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New release from Edweird! “The Hunt for Blue Harvest” available now!

SU0013_lgCover_72dpiSoiled Utilities Productions is proud to present the first full length album by Edweird since 2011’s  Day Trip To The Insane Asylum.

The Hunt for Blue Harvest is a short story told in sweeping soundscapes about grand space exploration, cosmic battles, great escapes, and… awww who are we kidding. It’s a blatant homage to one of the greatest movies ever made. Minus the lens flares of course.

Recorded primarily live in the studio with very few overdubs during the fall of 2015 and mixed and mastered early winter this is a small taste of what we hope are grander things to come from Edweird.

You can listen to and purchase it from our BandCamp page in multiple formats including FLAC and MP3. Also included is a PDF copy of the liner notes and CD gatefold suitable for printing.

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The Body-I Shall Die Here

IShallDieHereI Shall Die Here is the fourth studio album by American sludge metal band The Body. Released on April 1, 2014 through RVNG Intl. record label, the album was produced by British electronic musician The Haxan Cloak.

It’s rare sometimes that a recording comes along that won’t allow you to skip tracks. This is one such record. From the opening pummel of “To Carry the Seeds of Death Within Me” to the final track “Darkness Surrounds Us” with it’s reverb drenched violin dancing thru the stereo field nothing feels  like filler. The album feels like a post apocalyptic statement on the cruelty of life itself, and is breathtakingly intense and dynamic.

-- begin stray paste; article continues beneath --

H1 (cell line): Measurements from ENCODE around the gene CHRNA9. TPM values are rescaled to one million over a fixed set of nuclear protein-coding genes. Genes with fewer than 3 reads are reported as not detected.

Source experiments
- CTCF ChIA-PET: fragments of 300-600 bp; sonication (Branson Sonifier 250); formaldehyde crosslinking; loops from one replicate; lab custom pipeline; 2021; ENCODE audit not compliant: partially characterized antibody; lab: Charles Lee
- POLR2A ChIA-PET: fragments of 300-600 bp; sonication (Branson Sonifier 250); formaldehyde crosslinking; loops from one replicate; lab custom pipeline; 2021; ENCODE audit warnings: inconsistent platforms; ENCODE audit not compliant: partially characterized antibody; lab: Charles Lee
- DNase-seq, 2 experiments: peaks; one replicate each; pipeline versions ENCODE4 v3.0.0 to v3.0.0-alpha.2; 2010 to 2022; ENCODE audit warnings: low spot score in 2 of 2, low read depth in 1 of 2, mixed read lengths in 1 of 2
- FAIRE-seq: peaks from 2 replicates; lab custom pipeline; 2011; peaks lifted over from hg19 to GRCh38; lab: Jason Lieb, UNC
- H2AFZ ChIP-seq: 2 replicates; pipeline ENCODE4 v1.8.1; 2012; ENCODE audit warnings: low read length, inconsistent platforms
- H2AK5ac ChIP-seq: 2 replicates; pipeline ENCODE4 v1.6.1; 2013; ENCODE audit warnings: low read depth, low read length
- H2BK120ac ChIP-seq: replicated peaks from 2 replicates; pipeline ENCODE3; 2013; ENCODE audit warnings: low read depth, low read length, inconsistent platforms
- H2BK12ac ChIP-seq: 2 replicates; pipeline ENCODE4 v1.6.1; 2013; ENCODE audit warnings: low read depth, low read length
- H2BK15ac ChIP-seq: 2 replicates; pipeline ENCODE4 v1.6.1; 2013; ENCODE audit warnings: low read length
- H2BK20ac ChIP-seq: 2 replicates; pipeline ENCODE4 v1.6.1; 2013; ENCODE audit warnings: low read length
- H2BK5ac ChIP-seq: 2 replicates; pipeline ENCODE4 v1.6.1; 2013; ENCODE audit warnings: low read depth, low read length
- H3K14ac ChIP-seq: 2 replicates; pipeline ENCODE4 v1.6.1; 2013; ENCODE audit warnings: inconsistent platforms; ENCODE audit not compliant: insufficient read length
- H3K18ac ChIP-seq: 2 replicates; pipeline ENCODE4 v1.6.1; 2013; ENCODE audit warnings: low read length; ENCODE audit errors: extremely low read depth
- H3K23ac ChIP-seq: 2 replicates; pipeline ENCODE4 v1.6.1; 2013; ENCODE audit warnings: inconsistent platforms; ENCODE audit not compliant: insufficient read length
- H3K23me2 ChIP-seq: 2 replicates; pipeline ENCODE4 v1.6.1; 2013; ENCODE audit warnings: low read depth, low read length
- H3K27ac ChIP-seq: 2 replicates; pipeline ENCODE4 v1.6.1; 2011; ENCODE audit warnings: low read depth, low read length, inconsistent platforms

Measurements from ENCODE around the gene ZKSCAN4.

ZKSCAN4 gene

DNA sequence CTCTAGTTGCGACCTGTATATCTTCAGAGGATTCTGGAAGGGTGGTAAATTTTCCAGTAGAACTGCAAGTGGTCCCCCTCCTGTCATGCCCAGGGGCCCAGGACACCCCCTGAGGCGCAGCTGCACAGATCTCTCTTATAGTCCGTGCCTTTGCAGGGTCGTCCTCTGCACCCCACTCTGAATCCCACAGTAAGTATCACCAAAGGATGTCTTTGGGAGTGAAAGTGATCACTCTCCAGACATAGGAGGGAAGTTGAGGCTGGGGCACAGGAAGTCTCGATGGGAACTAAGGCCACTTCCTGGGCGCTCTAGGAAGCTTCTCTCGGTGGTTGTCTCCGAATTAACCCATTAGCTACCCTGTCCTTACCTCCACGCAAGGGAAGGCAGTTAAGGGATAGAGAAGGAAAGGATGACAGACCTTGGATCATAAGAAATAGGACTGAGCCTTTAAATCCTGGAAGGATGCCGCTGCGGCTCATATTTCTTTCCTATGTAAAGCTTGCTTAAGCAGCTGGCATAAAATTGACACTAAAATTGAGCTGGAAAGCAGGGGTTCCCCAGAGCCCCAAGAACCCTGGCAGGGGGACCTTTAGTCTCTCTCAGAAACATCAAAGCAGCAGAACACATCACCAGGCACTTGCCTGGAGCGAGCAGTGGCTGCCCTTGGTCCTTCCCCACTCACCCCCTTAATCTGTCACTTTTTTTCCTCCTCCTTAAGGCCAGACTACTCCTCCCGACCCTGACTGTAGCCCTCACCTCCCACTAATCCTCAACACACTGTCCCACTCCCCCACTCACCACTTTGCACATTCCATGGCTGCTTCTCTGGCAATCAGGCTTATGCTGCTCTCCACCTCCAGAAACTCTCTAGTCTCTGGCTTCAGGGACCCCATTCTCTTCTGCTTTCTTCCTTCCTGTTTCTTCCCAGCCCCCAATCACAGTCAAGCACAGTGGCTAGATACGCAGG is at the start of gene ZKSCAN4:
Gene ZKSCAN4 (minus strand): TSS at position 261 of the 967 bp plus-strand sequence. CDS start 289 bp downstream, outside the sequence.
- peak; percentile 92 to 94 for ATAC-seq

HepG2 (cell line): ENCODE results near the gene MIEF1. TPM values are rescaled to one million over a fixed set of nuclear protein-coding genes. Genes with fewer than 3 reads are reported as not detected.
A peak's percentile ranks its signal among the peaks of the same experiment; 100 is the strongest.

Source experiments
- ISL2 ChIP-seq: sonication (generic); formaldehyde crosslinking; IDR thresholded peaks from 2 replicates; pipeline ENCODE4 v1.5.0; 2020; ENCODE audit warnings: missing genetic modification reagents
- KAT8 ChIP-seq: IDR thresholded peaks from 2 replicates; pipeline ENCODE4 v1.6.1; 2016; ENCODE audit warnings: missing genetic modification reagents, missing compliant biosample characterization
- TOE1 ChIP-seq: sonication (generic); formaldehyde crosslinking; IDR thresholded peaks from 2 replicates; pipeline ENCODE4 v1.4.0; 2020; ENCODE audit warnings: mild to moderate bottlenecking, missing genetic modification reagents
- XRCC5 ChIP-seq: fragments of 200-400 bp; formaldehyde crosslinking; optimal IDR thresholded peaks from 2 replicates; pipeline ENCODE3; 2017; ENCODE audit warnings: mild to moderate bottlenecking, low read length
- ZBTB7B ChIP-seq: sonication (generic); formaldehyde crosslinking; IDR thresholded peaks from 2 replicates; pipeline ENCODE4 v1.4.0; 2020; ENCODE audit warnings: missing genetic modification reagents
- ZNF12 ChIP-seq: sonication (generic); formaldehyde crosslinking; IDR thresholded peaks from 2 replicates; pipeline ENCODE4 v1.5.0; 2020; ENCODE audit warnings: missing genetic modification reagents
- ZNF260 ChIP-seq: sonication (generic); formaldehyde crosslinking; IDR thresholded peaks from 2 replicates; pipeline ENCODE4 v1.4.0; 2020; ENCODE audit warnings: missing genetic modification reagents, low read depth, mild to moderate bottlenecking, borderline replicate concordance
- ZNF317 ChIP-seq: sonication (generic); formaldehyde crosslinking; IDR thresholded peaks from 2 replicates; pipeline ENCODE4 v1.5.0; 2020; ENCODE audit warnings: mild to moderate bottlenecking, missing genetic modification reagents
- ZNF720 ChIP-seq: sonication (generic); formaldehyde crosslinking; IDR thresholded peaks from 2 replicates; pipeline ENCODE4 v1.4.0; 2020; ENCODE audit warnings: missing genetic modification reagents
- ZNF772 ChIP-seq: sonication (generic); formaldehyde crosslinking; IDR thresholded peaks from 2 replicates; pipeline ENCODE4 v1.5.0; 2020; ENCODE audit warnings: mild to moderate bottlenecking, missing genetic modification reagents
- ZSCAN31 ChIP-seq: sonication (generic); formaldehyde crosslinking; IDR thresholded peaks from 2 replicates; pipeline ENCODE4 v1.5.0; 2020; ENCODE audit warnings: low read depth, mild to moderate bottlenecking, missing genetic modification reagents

I’m in awe of The Haxen Cloak on any given day, but the production here is impeccable. If this band collaborated with him again I would buy that record without a second thought nor a need to hear it first.

This album begs for a good set of headphones, a single lit candle, and a thunderstorm off in the distance.


This album can be purchased direct from RVNG.

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The Haxen Cloak-Excavation

HaxanExcavationBritish musician and producer Bobby Krlic takes a step forward with his second full length album as The Haxen Cloak. Released in 2013 and using more electronic gear than the self titled album, this album is an amazing work of sound sculpture. Dark and brooding with some seriously well placed bass drops and field recordings I find myself inspired to take my time and more care in my own work.
The producer in me wants to meet Krlic just so I can pick his brain. I’m in awe of the opening of “Excavation (Part 2)”. Sonically it sounds like a collection of dot matrix printers were ran thru a harmonizer or pitch shifter then some heavy deal and reverb only to be tossed around the stereo field like so much flotsam.  Chaos from order.
The use of bass really stands out on the track “Mara” as it slowly builds up under the whirring noise element that sounds like a bull roar. Suddenly colliding together into a lumbering monstrous war zone replete with sirens in the back ground. Simply stunning.
The final 13 minute track “The Drop” is beautiful in it’s synth chimes and analog bass synth tones until, near the mid point, they devolve into a near harmonica and string mix flows over a low growl. Percussion slowly building into a militant driving menacing force. Mind blown.
Album available for purchase from Amazon.